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Sophie's Choice
by Amy Silverman

In Phoenix, there are really only two seasons. There’s summer, and then there’s the rest of the year. Fall-winter-spring – it’s all the same. Unless, I’ve learned, you’re looking to adopt a kitten.

At the end of January, my husband Ray went looking for a kitten. He’d promised our older daughter Annabelle, but the shelters were empty. Come back, everyone told us, when it’s spring. Try telling that to a five-year-old.

The day after Easter, Ray finally procured a black and gray tabby. After considering the names Rose, Sparkle and Heart, Annabelle named her kitten LuLu. We’re all covered in scratches, and I’ve lost control of the kitchen table, but Annabelle is thrilled. As long as the kitten will let her, she holds LuLu like a baby, rocking her back and forth, cooing, “Hey, girl.”

Sophie, Annabelle’s little sister, is tougher to satisfy. She turns four next month, but she already knows what she wants, and she’s not afraid to ask for it... loudly. Sophie has Down syndrome, so she doesn’t talk as well as the rest of us. But lately, her speech has exploded, and I don’t know why, but when she talks, Sophie sounds exactly like a little old lady on Miami Beach. For the most part, she’s very sweet and loving, but if you make her mad, she says, “Stop it!” almost always followed by “Soooorrrry!”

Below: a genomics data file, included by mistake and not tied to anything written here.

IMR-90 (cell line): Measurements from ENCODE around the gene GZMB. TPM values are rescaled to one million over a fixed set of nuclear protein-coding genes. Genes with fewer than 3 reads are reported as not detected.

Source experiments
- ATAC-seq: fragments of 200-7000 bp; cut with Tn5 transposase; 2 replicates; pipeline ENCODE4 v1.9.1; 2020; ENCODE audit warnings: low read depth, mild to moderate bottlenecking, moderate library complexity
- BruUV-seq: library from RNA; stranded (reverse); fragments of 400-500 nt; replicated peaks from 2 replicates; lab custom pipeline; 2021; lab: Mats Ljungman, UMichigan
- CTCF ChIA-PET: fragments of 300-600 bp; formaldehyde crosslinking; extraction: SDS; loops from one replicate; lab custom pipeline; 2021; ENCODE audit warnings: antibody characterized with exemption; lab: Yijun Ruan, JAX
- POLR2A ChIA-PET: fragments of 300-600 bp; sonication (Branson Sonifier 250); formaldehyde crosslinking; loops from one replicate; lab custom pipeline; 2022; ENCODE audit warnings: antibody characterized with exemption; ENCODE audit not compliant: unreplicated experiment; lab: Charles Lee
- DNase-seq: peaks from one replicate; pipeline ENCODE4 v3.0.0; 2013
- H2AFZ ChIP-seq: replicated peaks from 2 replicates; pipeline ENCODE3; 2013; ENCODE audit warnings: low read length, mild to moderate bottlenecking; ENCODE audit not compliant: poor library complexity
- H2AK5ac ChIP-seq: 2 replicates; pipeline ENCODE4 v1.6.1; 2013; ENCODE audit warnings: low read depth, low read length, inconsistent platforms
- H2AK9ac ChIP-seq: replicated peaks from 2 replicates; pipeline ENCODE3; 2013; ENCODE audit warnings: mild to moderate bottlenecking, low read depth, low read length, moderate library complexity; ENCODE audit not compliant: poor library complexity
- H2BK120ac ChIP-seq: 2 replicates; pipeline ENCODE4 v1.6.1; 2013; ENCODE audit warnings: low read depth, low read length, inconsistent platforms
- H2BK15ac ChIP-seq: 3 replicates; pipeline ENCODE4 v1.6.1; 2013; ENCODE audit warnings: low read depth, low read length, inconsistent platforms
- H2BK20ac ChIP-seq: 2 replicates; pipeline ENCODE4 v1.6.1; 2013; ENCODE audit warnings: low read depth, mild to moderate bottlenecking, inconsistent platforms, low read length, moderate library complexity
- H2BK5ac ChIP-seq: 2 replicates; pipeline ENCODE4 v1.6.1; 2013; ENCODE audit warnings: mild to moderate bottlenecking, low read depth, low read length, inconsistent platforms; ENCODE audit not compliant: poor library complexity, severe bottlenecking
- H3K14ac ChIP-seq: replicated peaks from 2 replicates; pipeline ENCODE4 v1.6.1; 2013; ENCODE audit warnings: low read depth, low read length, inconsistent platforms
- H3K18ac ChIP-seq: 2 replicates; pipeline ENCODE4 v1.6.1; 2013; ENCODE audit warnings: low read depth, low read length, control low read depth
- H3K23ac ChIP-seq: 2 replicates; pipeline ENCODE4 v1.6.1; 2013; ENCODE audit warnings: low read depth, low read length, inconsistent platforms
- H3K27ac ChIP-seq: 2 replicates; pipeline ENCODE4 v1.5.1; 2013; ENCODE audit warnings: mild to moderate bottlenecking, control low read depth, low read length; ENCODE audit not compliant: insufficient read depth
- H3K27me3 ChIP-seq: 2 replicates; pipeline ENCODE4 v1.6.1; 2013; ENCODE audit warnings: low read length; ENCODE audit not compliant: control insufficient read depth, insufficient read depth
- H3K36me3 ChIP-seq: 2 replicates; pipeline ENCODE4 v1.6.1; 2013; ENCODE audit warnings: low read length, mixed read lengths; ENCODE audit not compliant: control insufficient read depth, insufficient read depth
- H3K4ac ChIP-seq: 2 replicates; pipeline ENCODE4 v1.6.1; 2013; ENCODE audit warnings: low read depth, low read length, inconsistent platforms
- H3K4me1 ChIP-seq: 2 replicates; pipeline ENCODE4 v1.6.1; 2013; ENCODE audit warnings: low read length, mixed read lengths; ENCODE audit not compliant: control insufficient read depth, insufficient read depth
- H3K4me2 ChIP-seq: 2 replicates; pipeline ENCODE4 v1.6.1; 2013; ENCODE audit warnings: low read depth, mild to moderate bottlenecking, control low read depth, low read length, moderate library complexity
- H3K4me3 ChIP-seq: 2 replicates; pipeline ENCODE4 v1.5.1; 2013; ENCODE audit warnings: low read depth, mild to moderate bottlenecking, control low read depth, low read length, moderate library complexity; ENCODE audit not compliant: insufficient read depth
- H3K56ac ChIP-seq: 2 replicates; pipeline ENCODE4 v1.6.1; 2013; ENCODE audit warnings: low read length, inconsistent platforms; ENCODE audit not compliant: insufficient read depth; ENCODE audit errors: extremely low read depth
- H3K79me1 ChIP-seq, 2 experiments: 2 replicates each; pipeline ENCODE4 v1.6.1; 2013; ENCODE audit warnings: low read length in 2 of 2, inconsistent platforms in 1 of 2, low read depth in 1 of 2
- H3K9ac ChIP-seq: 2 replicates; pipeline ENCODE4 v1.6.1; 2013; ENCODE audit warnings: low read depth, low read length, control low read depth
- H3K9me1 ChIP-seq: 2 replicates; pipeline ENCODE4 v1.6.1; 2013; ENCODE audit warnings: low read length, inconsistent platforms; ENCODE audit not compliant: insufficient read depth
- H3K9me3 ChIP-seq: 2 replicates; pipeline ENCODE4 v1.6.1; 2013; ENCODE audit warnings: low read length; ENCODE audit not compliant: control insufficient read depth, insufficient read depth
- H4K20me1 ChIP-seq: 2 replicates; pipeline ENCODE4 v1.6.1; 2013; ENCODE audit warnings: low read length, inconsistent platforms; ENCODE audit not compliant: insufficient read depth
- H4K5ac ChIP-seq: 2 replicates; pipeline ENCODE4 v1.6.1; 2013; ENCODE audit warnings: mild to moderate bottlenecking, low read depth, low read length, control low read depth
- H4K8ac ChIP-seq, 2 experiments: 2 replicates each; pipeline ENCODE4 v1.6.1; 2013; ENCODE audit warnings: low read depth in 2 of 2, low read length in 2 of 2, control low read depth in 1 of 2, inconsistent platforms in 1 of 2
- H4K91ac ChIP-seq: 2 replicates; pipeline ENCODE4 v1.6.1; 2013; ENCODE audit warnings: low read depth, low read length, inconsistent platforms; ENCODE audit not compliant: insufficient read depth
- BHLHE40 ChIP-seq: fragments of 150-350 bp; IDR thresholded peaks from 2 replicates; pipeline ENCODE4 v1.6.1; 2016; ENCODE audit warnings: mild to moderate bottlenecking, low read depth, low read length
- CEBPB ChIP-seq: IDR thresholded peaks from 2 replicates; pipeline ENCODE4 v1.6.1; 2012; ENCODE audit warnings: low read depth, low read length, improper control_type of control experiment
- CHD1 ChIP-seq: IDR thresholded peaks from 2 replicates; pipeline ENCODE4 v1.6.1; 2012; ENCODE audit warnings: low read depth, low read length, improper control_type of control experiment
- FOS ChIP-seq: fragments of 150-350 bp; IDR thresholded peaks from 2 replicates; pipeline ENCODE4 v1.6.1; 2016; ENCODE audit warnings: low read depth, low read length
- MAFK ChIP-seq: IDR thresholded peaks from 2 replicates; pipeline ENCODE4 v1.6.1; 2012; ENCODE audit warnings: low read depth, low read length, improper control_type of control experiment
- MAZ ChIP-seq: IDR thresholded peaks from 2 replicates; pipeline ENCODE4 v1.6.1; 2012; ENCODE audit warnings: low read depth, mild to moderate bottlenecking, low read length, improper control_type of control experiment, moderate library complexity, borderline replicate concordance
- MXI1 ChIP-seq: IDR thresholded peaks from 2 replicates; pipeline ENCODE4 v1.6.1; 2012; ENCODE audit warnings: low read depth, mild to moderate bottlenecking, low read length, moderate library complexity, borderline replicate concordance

Not long ago, we were at the mall, and while Annabelle looked at the Littlest Pet Shop merchandise, Sophie roamed up and down the baby doll aisle, pointing to each baby, yelling, “Buy it!”

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Sophie wants a baby. I don’t mean she wants a doll. She wants a baby of her own. It’s in her eyes, I feel it coming off her body when she holds one of her dolls, carefully stroking its plastic head and covering it with a blanket for a pretend nap, giving it a bottle and pushing it in a tiny stroller.

I’ve seen this baby lust before. I never had it. Don’t get me wrong, I love being a mother, it’s the best thing I ever did, but I’d never changed a diaper before Annabelle arrived; never wanted to hold other babies. I couldn’t wait for my daughters to get past the floppy-neck stage; I was terrified of them. But my friend Trish, she always had the baby lust. Her own mom talks about it, how at the youngest age, Trish craved it. She had to have a baby. Eventually, she had two, including a daughter, Abbie. Abbie’s always had the baby lust, too. We joke about chastity belts – not because Abbie, who’s 12, is boy crazy, but because she’s so baby crazy.

I don’t think Sophie will be able to have a baby. Sometimes I imagine what life will be like for her when she’s an adult, and for a while, I thought it would be enough if she could fall in love and have good sex. She’ll grow up, have a nice job, live near us, and she can get married and they can do it a lot. Not such a bad life, right? Then one day, I watched her gazing down at her baby doll with such intense love, I knew that just having sex won’t be enough. Sophie will need someone of her own, of her own creation, to love.